There are a lot of dairy bars and drive-ins out there that could be interchangeable. That’s not to say the burgers from such a place aren’t any good — they usually are. Those sort of burgers are marked by good quality meat, a nicely seasoned grill, a smashed patty, fresh toppings and a traditional bun wrapped in wax paper.
Wink’s does all that and more. The burger stand, which has been around since 1968, serves up a series of amusingly-named burgers, plate lunches, tamales and such with pie, shakes and malts and whatnot for dessert. It’s located in an old yellow building at the corner of Washington and Redwood in North Little Rock. I ventured there on a Monday afternoon looking for something good to eat.
Wink’s only does walk-up service, the sort that comes with a number on a small tab of paper. If you stand at the front of the building after you order, others are likely going to think you are in line. In fact, I was the only person who sat outside my car waiting on my order. The day was too pretty to waste in my opinion.
That lead me to stare directly at a coconut meringue pie set exactly at eye level on the other side of the glass. Until this point in time I was unaware that Wink’s did pie; I knew only of the legendary malts, and thanks to my current diet that wasn’t on my menu for the day.
My order took about 15 minutes to prepare. My number was called, I picked up my white paper bag and headed for the car — where I pulled out my burger and fries and photographed them before dumping half of said fries all over the passenger side seat. Well, there you go.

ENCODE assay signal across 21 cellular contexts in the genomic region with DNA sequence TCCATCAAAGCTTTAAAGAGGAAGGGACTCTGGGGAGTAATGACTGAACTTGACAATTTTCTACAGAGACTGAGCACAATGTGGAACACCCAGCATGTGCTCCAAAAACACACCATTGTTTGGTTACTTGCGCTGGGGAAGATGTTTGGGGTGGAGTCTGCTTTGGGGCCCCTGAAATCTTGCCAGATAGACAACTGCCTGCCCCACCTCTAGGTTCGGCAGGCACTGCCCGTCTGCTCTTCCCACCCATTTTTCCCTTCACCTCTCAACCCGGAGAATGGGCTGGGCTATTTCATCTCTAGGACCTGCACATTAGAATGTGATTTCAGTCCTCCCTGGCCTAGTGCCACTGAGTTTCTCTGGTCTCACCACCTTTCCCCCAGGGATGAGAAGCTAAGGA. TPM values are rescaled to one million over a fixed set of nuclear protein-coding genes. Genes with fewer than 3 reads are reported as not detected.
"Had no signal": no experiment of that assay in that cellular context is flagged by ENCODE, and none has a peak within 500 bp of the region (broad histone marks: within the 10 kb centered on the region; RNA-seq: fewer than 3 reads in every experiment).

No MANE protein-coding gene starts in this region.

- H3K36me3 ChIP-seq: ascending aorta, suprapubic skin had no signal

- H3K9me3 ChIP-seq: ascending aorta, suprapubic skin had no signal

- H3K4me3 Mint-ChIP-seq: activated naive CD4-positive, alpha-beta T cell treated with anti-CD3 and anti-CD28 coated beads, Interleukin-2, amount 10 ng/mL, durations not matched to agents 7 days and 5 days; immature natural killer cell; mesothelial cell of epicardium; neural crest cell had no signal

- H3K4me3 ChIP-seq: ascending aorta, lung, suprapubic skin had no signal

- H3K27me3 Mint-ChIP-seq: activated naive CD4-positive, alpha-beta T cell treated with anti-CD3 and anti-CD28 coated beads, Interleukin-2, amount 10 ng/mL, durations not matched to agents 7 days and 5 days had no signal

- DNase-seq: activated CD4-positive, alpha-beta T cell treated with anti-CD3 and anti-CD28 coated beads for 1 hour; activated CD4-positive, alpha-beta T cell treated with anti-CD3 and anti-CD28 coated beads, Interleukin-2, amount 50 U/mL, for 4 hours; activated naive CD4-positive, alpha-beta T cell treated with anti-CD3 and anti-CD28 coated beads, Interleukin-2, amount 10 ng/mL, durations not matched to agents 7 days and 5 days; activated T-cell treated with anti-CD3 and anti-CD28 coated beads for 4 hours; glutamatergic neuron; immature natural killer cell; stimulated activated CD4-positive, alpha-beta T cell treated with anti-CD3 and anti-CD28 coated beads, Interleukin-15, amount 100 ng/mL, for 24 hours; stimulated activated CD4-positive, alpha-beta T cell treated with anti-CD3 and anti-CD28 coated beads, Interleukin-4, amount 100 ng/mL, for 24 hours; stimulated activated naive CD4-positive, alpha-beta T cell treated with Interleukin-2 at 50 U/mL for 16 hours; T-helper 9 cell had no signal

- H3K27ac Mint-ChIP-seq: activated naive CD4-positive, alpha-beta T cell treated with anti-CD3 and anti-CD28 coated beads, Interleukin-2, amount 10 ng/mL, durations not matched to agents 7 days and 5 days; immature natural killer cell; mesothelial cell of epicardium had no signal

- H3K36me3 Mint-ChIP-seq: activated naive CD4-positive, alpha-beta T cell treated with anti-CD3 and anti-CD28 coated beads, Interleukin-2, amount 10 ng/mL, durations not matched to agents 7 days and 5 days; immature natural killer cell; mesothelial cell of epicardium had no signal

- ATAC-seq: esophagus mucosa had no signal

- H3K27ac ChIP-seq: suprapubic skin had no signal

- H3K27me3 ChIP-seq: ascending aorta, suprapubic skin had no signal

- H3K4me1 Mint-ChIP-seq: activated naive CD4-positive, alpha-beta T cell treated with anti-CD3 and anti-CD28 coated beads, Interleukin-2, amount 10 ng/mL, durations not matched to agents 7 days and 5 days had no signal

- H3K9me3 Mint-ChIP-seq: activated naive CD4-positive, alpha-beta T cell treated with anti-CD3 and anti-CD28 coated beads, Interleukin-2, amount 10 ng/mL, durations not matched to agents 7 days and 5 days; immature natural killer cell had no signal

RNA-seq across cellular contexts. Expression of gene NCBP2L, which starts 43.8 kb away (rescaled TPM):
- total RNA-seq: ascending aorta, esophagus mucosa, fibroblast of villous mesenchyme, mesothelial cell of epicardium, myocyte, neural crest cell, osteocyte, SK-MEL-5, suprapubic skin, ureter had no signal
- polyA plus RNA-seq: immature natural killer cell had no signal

Now, Wink’s sells burgers and cheeseburgers by name — Small, Jumbo, Elephant and Whimpy. The Elephant, with its three four-ounce patties, is actually heavier than the half-pound Whimpy, so I chose that. I mean, let’s go with the visual appeal here. The Elephant with cheese cost me $4.80, while a small order of fries ran $1.90. I could have gone with tator tots, onion rings, fried okra, slaw, bean, spicy corn nuggets or fried green beans instead.
The fries are crinkle-cut and golden brown. I have a soft spot for crinkle-cut fries, even though I know they come frozen. Something about the extra surface area gives them the perfect blend of crisp and soft, and these were good examples. They came with four ketchup packets and a packet of salt, the latter of which was completely unnecessary.
The burger? The wax paper was already shining from the grease within. Once I released its toothpick I could see three patties that weren’t quite the width of the bun, organized to cover that bun-space. They sorta looked like sausage patties when you flatten them with a spatula. There was a slice of American cheese melted onto one of them, and they sat between buttered toasted seedless whitebread buns on top of an ample bed of lettuce, tomato, pickle and white onion. Mayo was the default condiment.
It looked like a burger that could have been conjured elsewhere — but it was not. There was a flavor to the patties, a nicely varied but not overdone spice heavy on the onion powder and reminiscent of Cavender’s Greek Seasoning — but still not Cavender’s. I suspect, being a 44 year old dining establishment, that Wink’s has its own proprietary spice blend. It was marvelous.
Still, the Elephant Burger lived up to its name. I got through a third of it and wrapped the rest for a later date. I’m going to have to go back some other time for my chocolate malt, and perhaps a piece of pie — Wink’s sells coconut meringue and lemon icebox every day, and sometimes it sells egg custard, peanut butter, caramel and something called peanut butter luster.
You’ll find Wink’s at 2900 East Washington in North Little Rock. It’s open 9 a.m.-6 p.m. Monday through Friday and 10:30am to 5:30 p.m. on Saturday. (501) 945-9025.